THEME: Who is the Lost Coin?

BY: Fr. Anthony O. Ezeaputa, MA.



Our gospel passage (Luke 15:1-32) is the triptych parables of the lost sheep, lost coin, and prodigal son. The lost sheep was lost in the woods, the lost coin in the house, and the prodigal son in a distant land. The word “lost” is at the heart of each of these parables.

The tax collectors and sinners were drawing near to listen to Jesus. However, the Pharisees and the Scribes were displeased with Jesus. Hence, they complained, “This man welcomes sinners and eats with them” (Luke 15:2).

With these three parables, Jesus replied to the criticism of the Pharisees and Scribes. The “lost” are sinners, and the mission of Jesus Christ is to bring back the “lost” children of God and to offer them God’s mercy.

“I was sent only to the lost sheep of the house of Israel” (Matthew 15:24). “I have not come to call the righteous but sinners to repentance”(Luke 5:32). Besides, every child of God is valuable and indispensable to God, and no sin can diminish our worth in His eyes.

Back then, tax collectors had a reputation for being men of shady character. When people thought of a sinner, they envisioned a tax collector. In fact, “tax collector” could be said to be a fancy term for a sinner, especially a public sinner. “If he refuses to listen to them, report it to the Church. And if he refuses to listen to the Church, treat him as you would a Gentile or a tax collector” (Matthew 18:17).

The tax collectors, the worst of sinners, therefore, fit into the description of the “lost” people of God. It is to people like this that the mission of Jesus is directed. All three of these parables—the lost sheep, the lost coin, and the prodigal son—are demonstrations that God values sinners as much as saints.

The parable of the lost coin evokes the phrase lapsed Catholic. A woman who has ten coins loses one of them in her own house. She lights her lamps, gets a broom, and, holding her lit lamps, meticulously sweeps her house until she finds the lost coin. The point of this parable is that the lost coin is still within the house, but it is still lost within the house, and this is where it reminds us of the lapsed Catholics.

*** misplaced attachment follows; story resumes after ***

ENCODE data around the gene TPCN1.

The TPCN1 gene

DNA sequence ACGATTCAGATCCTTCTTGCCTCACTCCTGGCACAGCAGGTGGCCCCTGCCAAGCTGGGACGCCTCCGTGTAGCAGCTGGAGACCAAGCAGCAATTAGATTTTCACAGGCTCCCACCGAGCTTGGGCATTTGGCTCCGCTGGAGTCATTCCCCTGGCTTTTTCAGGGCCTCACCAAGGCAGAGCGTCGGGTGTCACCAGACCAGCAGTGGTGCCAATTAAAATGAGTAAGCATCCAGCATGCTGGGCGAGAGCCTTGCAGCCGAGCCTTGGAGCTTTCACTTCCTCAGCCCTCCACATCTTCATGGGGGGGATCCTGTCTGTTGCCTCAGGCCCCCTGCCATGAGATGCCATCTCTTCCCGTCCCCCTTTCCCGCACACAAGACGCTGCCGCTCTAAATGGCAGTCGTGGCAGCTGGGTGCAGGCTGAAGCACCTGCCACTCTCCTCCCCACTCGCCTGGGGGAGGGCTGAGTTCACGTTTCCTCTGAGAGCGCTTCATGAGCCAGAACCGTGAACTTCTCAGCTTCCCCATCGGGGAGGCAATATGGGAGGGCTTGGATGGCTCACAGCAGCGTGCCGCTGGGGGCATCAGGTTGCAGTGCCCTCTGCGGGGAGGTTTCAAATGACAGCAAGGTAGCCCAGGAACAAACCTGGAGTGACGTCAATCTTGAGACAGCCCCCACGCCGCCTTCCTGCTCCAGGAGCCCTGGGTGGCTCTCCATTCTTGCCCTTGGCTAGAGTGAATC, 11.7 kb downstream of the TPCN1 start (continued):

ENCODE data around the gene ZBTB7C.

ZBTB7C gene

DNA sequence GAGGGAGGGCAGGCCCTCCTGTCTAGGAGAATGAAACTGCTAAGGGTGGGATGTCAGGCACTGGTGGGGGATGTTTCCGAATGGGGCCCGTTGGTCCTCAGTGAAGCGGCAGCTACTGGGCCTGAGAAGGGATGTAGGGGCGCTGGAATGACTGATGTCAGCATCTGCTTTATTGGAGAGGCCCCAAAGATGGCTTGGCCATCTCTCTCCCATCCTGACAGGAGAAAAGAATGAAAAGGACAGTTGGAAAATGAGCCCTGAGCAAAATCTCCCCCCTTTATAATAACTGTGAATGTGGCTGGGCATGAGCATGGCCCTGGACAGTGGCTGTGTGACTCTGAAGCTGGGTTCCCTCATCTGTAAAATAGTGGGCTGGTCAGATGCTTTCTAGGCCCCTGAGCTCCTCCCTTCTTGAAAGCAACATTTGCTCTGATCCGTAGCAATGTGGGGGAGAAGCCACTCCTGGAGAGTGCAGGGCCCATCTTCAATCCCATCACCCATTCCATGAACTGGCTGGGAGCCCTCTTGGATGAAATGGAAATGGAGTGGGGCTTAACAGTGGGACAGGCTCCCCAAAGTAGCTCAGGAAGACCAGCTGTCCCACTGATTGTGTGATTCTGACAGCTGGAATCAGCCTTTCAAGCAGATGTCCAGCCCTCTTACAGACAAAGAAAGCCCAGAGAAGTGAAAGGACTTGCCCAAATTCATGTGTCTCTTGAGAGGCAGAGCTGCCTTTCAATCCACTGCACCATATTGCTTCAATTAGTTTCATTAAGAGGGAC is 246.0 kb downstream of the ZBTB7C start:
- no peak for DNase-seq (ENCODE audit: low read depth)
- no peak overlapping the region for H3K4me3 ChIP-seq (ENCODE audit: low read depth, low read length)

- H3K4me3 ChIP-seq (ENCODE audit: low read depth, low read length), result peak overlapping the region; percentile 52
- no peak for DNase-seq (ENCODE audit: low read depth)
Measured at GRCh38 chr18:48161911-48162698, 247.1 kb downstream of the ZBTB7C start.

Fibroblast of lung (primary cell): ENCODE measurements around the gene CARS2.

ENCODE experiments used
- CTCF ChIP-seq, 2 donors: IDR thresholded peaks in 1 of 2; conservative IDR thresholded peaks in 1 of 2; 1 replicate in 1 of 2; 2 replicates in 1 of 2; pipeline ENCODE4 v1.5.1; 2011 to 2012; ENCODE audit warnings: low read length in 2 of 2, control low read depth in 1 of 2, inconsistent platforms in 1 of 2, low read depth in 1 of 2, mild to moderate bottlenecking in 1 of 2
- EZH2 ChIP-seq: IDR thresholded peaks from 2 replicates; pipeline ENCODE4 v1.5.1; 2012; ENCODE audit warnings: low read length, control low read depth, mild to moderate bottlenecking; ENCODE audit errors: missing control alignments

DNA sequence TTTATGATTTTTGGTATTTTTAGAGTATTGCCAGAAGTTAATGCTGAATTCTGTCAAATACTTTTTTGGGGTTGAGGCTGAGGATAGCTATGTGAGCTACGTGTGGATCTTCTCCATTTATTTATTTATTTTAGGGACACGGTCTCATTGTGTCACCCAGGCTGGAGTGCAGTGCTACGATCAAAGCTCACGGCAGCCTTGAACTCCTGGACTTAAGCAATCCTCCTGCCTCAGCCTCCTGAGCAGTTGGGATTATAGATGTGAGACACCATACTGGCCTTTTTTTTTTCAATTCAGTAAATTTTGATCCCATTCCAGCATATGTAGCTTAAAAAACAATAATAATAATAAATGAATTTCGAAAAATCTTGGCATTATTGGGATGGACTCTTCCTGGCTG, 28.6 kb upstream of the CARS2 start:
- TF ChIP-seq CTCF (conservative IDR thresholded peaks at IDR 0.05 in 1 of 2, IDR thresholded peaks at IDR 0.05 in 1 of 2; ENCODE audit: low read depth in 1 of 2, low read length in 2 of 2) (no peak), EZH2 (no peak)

Lapsed Catholics are Catholics who do not practice their Catholic faith. According to canon law, such people may identify as Catholics and remain one even if they do not practice the faith. However, Christianity especially Catholicism is not an identity religion. It is rather a lived religion.

We become Catholics by baptism, whether as infants or as adults. However, we must express our faith through our lips, words, and actions. Moreover, Catholicism does not consist solely of attending Mass on Sundays and not practicing the faith during the week. Catholicism is a way of life that should permeate all aspects of our lives. Our Catholic faith must be the lens through which we see and understand the world.

Those who identify as Catholics (such as lapsed Catholics) but do not regularly practice their faith are comparable to a lost coin. They remain in God’s house, like a lost coin. They are, however, lost. Those who attend church on Sundays but do not let their Catholic faith guide them throughout the week are likewise akin to the lost coin.

Today, Jesus reminds us that Catholicism is not a religion of identity. It is a way of life. May we not allow ourselves to remain in the house of God while remaining lost. Jesus loves you and misses you. He wants you to be back because you are precious to him. He wants you to allow him to be the driver of your life and you take your place as his passenger. Happy Sunday!

Fr. Anthony O. Ezeaputa, MA.
Homily for the 24th Sunday in Ordinary Time
September 11, 2022


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